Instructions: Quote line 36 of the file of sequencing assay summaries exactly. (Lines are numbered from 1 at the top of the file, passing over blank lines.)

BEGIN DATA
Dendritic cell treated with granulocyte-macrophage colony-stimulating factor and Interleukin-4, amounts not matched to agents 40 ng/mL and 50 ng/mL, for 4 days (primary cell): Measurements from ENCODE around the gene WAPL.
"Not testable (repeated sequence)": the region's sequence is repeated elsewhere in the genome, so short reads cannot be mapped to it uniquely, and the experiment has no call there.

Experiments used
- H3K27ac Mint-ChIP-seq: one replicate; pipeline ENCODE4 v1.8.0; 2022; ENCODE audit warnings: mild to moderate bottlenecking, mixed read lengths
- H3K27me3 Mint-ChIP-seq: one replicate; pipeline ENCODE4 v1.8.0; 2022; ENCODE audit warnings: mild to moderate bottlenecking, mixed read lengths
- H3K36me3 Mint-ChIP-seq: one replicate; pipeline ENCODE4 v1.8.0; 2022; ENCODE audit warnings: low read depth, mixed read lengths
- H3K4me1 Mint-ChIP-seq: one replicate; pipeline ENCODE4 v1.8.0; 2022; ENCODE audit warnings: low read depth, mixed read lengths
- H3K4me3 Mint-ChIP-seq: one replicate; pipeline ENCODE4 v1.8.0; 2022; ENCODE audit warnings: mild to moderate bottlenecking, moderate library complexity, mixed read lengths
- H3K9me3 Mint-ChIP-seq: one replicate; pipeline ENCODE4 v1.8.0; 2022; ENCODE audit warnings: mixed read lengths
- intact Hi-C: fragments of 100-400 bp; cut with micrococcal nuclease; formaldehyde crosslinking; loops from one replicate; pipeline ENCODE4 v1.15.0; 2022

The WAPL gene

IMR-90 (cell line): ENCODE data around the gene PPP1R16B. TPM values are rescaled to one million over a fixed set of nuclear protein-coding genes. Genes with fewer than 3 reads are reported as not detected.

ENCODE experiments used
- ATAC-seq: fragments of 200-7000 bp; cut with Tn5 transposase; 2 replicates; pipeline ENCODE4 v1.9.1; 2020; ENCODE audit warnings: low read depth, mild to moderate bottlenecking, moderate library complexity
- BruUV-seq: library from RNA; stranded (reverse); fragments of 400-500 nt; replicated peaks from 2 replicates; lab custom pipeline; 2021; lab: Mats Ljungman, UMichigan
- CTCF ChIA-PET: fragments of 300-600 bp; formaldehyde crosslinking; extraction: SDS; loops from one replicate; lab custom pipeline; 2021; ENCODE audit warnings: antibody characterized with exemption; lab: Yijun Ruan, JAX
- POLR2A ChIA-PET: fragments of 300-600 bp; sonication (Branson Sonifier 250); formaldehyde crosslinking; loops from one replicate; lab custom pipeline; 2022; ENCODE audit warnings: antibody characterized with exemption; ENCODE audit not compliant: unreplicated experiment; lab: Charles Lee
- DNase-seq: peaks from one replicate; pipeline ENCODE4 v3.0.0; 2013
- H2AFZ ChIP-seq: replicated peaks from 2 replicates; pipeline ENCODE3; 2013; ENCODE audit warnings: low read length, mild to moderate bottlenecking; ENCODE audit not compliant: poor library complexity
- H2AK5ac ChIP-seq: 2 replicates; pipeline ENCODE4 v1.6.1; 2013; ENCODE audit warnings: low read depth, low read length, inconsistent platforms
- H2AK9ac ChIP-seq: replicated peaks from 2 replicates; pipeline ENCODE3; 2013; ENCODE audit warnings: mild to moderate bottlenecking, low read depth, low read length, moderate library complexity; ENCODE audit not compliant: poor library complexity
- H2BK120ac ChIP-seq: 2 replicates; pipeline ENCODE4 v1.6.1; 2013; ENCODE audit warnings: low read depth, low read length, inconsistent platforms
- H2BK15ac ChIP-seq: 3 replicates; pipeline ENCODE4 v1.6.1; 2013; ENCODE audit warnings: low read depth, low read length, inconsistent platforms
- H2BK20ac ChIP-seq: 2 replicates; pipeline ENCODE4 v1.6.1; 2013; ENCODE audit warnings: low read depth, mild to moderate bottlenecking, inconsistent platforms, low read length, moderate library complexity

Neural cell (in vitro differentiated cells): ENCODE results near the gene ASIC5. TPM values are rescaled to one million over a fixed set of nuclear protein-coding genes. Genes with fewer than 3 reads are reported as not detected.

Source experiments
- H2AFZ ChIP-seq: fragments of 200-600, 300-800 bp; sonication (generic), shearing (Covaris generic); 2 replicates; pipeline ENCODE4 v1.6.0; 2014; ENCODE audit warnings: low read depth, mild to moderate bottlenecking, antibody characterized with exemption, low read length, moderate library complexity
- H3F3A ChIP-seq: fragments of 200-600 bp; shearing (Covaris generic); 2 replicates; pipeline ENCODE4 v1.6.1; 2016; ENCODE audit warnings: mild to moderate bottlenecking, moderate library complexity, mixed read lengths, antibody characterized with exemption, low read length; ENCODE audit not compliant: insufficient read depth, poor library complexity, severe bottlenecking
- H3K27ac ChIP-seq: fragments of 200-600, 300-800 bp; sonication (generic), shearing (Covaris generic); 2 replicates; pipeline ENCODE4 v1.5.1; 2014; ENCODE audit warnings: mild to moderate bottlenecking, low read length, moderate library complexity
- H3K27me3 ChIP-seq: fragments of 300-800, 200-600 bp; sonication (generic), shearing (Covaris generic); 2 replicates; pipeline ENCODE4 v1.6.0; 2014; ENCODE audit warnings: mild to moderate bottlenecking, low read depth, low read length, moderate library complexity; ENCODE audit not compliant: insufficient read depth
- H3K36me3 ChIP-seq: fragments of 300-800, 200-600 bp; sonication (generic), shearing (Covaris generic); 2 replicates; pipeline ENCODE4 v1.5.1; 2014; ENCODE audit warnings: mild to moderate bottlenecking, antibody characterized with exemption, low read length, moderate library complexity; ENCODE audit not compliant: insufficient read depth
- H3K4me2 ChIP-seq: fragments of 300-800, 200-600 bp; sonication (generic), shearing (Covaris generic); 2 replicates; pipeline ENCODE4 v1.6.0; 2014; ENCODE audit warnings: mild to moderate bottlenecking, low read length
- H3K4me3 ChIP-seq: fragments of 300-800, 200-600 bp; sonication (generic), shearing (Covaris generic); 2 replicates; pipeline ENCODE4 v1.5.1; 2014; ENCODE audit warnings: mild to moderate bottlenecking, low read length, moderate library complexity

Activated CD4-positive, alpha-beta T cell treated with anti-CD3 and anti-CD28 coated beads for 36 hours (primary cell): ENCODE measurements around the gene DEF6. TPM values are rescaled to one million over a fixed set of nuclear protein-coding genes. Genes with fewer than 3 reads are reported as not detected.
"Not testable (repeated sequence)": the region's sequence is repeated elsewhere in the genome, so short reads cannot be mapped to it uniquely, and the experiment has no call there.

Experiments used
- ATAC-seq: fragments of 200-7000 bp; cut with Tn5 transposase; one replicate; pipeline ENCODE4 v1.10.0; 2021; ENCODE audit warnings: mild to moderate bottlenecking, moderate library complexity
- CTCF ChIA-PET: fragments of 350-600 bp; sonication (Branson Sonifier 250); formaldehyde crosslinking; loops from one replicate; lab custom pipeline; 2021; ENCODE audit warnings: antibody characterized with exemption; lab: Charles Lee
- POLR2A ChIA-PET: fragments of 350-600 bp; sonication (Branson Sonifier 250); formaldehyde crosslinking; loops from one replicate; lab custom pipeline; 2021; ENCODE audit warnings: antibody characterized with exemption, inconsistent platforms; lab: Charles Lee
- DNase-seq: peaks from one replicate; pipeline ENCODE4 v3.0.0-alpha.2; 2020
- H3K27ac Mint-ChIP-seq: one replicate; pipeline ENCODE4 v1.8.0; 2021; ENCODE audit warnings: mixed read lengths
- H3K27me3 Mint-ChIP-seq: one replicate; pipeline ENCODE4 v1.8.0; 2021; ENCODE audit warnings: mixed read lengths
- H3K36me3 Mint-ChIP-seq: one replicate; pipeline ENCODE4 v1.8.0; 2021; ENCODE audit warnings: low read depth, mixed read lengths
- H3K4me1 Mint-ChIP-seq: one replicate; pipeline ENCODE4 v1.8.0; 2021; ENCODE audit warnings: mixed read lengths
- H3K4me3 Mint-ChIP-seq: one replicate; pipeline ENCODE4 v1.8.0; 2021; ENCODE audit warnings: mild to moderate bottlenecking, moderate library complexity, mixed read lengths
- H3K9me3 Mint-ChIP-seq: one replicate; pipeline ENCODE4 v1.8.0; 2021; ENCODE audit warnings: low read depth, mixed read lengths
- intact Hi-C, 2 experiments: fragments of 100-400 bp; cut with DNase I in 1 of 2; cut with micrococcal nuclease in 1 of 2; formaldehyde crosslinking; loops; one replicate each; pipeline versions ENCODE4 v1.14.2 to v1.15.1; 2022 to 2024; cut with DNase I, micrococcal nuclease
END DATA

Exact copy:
Experiments used